Navigating a rare disease diagnosis

Hand holding

An estimated two million Australians are living with a rare disease, yet models of care tend to be complex and navigating the health system can be challenging. Steps are being taken by Sydney Children’s Hospitals Network to help close this gap through involvement in The Navigator Project.

The Navigator Project, led by Rare Voices Australia (RVA) in partnership with SCHN and Child and Adolescent Health Service Rare Care Clinical Centre of Expertise for Rare and Undiagnosed Diseases at Perth Children’s Hospital, aims to improve equity of access and service management for those living with a rare disease.

RVA has been named the recipient of the Rare and Complex Disease Telehealth Nurse Program grant, and the Australian Government will fund up to $2.48 million to support the project over three years.

Dr Emma Palmer, Clinical Geneticist at Sydney Children’s Hospital, Randwick, will be part of SCHN’s component as one of the two sites that will trial a ‘telehealth’ nurse navigation service, providing targeted nurse-led support for families with a rare disease who are particularly struggling to access appropriate services.

These include for example families where English is not their first language, families of Aboriginal or Torres Strait Islander heritage, families with low incomes and families in rural and regional communities. 

"I see children with rare diseases every day and the impacts are immense, from the complexity of conditions to inequity of access to specialised care. Service navigation is key to supporting these families,” Dr Palmer said.

“This trial site not only aims to improve the family journey, particularly for those from priority populations, but also to understand how best to facilitate access for all families with rare diseases to key services and share that knowledge with other care navigators and services across Australia. Knowing how to best embed telehealth nurses within existing services promotes sustainability and streamlines multidisciplinary care.”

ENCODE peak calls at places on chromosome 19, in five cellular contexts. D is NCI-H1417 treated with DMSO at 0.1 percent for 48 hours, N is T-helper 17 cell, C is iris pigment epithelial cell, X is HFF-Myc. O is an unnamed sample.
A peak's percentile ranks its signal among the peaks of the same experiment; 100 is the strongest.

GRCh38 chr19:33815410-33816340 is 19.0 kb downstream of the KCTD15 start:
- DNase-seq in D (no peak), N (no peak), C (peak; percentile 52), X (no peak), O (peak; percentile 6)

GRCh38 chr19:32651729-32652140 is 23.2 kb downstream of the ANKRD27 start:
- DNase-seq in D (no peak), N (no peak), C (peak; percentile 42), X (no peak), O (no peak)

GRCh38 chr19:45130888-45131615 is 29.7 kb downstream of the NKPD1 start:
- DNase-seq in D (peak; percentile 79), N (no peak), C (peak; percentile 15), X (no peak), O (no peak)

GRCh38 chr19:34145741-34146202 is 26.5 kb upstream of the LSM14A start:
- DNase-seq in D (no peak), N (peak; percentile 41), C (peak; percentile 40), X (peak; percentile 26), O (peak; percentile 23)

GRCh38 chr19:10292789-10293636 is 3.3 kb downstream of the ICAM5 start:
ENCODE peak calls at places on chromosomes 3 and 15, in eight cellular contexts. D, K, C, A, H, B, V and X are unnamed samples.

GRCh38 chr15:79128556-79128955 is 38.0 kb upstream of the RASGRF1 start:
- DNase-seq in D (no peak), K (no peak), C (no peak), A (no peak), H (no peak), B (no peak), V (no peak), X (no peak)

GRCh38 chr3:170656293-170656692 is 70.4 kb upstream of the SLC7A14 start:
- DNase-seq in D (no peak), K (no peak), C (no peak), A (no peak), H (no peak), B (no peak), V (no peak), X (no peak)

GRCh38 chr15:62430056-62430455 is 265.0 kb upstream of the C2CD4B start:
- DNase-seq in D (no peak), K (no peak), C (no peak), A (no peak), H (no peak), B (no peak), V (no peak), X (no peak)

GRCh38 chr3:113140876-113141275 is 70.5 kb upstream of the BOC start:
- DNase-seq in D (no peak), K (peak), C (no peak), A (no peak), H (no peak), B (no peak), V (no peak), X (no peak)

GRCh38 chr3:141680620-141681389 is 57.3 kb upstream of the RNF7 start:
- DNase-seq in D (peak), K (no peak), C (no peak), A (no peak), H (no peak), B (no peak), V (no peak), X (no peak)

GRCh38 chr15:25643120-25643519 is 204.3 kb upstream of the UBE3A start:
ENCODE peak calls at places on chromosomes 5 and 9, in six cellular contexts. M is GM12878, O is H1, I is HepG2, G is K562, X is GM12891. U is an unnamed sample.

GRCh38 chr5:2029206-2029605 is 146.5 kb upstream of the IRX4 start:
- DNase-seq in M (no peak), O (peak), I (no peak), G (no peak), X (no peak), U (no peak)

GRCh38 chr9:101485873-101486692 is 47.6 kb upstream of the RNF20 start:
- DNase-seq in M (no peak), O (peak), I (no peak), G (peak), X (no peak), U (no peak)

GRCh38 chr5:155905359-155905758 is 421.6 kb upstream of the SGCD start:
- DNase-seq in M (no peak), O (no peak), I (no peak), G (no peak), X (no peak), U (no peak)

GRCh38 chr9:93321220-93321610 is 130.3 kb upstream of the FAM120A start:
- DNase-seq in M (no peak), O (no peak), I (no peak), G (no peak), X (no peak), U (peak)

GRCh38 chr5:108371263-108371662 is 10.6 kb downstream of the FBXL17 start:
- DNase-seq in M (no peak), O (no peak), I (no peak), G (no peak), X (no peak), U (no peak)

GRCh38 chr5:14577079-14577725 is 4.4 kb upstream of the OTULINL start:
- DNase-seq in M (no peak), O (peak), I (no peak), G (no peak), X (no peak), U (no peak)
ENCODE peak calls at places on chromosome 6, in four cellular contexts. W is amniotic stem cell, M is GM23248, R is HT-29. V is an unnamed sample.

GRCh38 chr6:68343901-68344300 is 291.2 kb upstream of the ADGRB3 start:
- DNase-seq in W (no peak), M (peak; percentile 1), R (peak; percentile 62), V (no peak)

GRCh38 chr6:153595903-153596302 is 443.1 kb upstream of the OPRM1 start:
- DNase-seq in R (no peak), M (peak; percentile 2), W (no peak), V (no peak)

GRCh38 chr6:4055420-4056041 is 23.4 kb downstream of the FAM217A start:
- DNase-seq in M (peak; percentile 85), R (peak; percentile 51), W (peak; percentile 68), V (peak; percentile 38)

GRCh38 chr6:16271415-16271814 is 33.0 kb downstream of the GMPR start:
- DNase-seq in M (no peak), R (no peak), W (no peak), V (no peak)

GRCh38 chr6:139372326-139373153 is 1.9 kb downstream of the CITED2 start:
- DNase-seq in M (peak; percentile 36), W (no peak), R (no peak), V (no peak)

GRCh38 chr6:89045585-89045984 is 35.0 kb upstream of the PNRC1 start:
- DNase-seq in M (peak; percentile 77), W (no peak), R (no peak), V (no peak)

Dr Emma Palmer
Rare diseases often have complex symptoms and support needs, requiring large multidisciplinary care teams of doctors, clinicians, nurses, and allied health professionals.

There are also currently no curative therapies for many of these conditions, and they can become progressive over a lifetime. Equitable access to treatment and specialised care is vital to improve families’ quality of life.

The trial service will be staffed by clinicians with specialist expertise and experience in rare diseases, particularly those who are skilled in working with patients from priority populations. These populations include people with undiagnosed rare conditions, those who live in regional, rural and remotes areas, Aboriginal and Torres Strait Islander people, and those with disabilities, including intellectual disabilities.

Adj Associate Professor Paula Bray, Director of Kids Research, said receiving the competitive grant was a testament to the innovative work being done at SCHN to unlock answers for children living with rare conditions.

Our Network cares for hundreds of children living with rare conditions each year. By being one of the trial sites for The Navigator Project, we can provide our expertise and help empower telehealth nurses to provide higher quality of care for people living with complex conditions and from priority populations,” Adj Ass/Prof Bray said.

“Service navigation is important and needed across Australia, from paediatric to adult hospitals. Research, such as The Navigator Project, will help us understand what is needed and how these services can be provided to reduce health inequities and strengthen outcomes for people living with a rare disease.”

Learn more about The Navigator Project through the Rare Voices Australia website.